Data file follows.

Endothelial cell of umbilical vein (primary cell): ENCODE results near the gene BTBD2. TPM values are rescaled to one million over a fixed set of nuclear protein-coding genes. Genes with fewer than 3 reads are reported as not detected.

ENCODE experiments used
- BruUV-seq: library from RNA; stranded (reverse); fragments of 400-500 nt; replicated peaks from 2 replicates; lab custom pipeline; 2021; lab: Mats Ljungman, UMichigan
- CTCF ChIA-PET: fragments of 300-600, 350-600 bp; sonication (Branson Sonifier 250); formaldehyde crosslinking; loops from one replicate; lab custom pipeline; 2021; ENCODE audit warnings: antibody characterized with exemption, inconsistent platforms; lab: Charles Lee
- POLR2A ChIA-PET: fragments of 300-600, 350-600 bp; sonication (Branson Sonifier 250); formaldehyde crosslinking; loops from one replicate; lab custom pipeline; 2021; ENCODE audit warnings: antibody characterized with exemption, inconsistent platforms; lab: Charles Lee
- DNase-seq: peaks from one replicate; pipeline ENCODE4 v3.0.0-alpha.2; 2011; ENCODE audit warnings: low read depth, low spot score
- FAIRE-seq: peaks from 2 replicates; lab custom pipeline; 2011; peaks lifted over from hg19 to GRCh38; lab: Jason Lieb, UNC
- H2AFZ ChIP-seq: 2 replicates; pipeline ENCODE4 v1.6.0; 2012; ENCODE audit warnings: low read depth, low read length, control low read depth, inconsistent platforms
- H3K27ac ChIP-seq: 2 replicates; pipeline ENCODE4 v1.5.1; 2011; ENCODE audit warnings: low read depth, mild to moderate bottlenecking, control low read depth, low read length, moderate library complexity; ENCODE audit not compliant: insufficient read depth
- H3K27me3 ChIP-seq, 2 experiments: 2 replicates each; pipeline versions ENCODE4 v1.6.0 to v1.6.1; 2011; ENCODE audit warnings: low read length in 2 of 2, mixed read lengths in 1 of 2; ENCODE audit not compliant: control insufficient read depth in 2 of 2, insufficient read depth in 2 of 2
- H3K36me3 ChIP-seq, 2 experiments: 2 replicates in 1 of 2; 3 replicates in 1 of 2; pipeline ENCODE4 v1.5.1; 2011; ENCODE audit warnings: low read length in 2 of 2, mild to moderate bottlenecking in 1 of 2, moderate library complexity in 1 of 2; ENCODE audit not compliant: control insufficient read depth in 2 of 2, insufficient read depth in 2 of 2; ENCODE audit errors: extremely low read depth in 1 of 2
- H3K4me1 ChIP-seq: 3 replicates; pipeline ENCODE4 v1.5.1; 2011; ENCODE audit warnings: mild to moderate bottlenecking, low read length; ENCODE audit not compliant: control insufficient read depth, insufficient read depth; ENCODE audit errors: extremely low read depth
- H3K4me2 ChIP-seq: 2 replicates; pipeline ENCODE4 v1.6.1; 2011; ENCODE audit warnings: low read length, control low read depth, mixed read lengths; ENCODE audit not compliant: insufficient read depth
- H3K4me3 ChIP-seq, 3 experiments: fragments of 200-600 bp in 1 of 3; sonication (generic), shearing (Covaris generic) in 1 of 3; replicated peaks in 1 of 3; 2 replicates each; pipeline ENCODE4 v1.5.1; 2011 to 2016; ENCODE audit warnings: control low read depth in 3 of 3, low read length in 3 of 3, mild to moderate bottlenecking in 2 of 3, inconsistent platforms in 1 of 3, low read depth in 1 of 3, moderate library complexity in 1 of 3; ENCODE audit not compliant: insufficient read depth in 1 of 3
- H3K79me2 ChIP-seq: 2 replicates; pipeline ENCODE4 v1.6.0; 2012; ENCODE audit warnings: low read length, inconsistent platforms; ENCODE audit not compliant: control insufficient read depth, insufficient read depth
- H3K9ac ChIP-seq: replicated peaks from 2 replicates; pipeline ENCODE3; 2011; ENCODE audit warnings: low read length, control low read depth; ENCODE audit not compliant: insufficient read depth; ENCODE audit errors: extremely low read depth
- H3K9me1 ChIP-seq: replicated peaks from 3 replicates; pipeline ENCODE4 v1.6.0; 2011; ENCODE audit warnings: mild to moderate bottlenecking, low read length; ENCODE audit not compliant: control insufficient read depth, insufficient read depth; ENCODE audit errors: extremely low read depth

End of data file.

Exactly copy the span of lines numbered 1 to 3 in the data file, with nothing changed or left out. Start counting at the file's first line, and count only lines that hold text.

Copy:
Endothelial cell of umbilical vein (primary cell): ENCODE results near the gene BTBD2. TPM values are rescaled to one million over a fixed set of nuclear protein-coding genes. Genes with fewer than 3 reads are reported as not detected.

ENCODE experiments used
- BruUV-seq: library from RNA; stranded (reverse); fragments of 400-500 nt; replicated peaks from 2 replicates; lab custom pipeline; 2021; lab: Mats Ljungman, UMichigan